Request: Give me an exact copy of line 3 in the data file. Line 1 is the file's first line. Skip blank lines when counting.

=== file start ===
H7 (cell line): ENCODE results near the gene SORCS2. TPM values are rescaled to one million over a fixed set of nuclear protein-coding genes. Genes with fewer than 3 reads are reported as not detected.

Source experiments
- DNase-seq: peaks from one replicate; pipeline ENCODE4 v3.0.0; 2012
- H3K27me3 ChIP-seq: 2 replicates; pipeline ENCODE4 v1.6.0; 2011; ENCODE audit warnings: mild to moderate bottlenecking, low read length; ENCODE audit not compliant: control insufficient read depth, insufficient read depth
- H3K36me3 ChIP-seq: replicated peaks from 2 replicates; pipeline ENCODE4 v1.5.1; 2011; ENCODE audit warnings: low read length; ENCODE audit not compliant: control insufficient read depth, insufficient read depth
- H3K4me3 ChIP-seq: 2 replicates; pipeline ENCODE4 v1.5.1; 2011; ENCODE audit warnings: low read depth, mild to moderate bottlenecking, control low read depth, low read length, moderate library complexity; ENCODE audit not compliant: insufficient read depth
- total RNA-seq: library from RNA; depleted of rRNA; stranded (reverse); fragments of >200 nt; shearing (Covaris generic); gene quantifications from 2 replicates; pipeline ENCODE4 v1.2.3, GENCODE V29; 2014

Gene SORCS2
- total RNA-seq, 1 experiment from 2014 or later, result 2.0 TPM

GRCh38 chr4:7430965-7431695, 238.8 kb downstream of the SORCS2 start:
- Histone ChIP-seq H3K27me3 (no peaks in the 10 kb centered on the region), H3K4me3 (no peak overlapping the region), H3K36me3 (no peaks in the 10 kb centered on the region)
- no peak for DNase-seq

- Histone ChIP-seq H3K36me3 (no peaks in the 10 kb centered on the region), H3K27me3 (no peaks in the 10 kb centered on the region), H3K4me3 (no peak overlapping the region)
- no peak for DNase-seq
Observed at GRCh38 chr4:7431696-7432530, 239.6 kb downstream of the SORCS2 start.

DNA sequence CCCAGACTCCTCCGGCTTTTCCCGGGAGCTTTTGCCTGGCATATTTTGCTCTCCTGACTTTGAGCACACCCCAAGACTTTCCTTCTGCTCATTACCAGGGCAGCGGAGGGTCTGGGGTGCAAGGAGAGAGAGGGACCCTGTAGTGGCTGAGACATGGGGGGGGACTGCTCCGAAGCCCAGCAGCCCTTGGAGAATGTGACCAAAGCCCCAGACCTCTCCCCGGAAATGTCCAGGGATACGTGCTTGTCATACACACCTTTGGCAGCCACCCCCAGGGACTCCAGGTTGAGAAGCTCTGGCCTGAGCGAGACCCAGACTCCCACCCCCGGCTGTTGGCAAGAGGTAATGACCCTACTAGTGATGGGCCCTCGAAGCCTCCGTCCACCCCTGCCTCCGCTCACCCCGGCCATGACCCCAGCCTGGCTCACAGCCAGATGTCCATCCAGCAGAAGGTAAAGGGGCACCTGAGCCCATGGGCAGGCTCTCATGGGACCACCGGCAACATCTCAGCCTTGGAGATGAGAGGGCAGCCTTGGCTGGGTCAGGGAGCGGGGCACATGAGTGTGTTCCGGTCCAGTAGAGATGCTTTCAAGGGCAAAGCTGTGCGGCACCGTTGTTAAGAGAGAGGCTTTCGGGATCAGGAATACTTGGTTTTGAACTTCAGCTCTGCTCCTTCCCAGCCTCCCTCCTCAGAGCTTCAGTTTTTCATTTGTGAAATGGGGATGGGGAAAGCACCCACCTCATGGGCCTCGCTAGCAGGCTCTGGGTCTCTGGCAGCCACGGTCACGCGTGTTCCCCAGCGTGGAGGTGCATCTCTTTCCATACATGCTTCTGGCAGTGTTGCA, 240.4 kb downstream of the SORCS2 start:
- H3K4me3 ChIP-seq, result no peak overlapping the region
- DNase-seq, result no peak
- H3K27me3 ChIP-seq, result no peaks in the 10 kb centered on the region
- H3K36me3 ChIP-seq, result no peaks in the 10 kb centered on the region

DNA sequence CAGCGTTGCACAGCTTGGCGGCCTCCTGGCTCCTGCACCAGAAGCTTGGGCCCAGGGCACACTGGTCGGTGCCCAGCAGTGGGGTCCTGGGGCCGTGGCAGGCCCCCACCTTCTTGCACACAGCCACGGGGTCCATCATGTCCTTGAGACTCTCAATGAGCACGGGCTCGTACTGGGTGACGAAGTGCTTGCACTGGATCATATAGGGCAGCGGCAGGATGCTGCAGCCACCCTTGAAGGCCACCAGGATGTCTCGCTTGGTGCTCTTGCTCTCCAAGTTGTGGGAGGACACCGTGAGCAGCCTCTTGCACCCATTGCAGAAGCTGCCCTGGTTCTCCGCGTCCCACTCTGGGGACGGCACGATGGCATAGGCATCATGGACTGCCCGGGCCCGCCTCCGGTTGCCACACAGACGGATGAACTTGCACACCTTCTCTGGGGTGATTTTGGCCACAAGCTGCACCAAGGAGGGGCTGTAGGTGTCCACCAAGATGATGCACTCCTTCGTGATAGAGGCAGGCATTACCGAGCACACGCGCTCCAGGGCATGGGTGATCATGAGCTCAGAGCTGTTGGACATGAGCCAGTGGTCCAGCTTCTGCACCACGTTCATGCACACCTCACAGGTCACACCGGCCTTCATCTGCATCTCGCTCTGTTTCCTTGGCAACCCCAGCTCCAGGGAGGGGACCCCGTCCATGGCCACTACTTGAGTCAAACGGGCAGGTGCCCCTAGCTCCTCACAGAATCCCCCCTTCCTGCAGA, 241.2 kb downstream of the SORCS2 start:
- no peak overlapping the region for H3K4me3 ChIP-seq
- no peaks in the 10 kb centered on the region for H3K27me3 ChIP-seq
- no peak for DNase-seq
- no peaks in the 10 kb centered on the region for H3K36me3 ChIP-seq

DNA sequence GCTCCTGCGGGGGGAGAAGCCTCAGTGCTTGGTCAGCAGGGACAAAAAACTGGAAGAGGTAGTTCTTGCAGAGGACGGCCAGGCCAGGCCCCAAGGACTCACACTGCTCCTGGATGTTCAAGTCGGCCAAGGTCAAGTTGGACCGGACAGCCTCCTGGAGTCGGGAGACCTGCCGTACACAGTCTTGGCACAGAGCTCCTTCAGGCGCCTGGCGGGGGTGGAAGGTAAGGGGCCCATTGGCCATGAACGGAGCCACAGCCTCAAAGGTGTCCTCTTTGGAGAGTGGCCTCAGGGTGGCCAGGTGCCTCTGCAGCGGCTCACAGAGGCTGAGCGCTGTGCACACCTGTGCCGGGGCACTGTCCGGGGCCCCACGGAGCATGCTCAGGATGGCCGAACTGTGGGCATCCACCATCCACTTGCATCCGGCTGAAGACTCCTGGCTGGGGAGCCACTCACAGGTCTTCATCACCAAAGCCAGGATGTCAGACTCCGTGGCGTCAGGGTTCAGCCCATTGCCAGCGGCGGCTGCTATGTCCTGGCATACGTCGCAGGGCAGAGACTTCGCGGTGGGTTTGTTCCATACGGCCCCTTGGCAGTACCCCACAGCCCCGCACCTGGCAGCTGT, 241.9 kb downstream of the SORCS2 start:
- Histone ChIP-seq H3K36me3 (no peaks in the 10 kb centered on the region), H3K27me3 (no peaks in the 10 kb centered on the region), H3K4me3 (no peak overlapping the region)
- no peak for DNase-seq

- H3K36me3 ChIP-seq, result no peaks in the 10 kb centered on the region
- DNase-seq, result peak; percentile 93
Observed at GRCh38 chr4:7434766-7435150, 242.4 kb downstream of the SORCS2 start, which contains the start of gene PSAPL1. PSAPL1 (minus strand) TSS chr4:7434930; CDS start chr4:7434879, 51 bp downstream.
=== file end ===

- DNase-seq: peaks from one replicate; pipeline ENCODE4 v3.0.0; 2012